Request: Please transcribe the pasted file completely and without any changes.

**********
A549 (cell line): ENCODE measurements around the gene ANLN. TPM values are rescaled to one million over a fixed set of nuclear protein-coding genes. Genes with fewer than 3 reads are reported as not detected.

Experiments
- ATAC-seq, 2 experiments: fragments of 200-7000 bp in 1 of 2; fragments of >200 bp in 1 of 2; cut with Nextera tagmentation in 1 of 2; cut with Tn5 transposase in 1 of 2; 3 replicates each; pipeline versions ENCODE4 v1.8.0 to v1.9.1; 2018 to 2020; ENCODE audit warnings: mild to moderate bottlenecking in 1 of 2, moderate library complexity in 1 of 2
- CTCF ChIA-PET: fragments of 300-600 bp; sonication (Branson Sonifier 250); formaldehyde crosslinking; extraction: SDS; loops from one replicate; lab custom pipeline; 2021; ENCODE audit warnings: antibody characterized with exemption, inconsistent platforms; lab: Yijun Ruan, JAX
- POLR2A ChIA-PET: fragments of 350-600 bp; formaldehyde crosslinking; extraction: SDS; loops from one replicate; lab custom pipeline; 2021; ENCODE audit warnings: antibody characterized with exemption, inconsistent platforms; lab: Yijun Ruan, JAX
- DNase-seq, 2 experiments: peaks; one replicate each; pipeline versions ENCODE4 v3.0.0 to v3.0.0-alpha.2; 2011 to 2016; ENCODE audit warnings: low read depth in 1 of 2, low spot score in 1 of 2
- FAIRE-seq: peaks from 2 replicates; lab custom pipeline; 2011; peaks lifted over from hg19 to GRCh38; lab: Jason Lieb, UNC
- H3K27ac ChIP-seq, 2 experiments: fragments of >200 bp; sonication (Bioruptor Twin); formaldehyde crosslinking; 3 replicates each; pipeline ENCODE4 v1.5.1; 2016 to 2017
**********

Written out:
A549 (cell line): ENCODE measurements around the gene ANLN. TPM values are rescaled to one million over a fixed set of nuclear protein-coding genes. Genes with fewer than 3 reads are reported as not detected.

Experiments
- ATAC-seq, 2 experiments: fragments of 200-7000 bp in 1 of 2; fragments of >200 bp in 1 of 2; cut with Nextera tagmentation in 1 of 2; cut with Tn5 transposase in 1 of 2; 3 replicates each; pipeline versions ENCODE4 v1.8.0 to v1.9.1; 2018 to 2020; ENCODE audit warnings: mild to moderate bottlenecking in 1 of 2, moderate library complexity in 1 of 2
- CTCF ChIA-PET: fragments of 300-600 bp; sonication (Branson Sonifier 250); formaldehyde crosslinking; extraction: SDS; loops from one replicate; lab custom pipeline; 2021; ENCODE audit warnings: antibody characterized with exemption, inconsistent platforms; lab: Yijun Ruan, JAX
- POLR2A ChIA-PET: fragments of 350-600 bp; formaldehyde crosslinking; extraction: SDS; loops from one replicate; lab custom pipeline; 2021; ENCODE audit warnings: antibody characterized with exemption, inconsistent platforms; lab: Yijun Ruan, JAX
- DNase-seq, 2 experiments: peaks; one replicate each; pipeline versions ENCODE4 v3.0.0 to v3.0.0-alpha.2; 2011 to 2016; ENCODE audit warnings: low read depth in 1 of 2, low spot score in 1 of 2
- FAIRE-seq: peaks from 2 replicates; lab custom pipeline; 2011; peaks lifted over from hg19 to GRCh38; lab: Jason Lieb, UNC
- H3K27ac ChIP-seq, 2 experiments: fragments of >200 bp; sonication (Bioruptor Twin); formaldehyde crosslinking; 3 replicates each; pipeline ENCODE4 v1.5.1; 2016 to 2017